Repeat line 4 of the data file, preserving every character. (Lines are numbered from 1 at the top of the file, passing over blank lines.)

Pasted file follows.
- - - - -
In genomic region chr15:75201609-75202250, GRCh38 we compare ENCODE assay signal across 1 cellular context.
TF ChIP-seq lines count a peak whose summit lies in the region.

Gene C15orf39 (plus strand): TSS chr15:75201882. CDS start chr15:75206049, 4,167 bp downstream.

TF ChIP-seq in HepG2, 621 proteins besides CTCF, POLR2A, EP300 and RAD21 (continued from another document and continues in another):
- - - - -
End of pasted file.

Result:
TF ChIP-seq in HepG2, 621 proteins besides CTCF, POLR2A, EP300 and RAD21 (continued from another document and continues in another):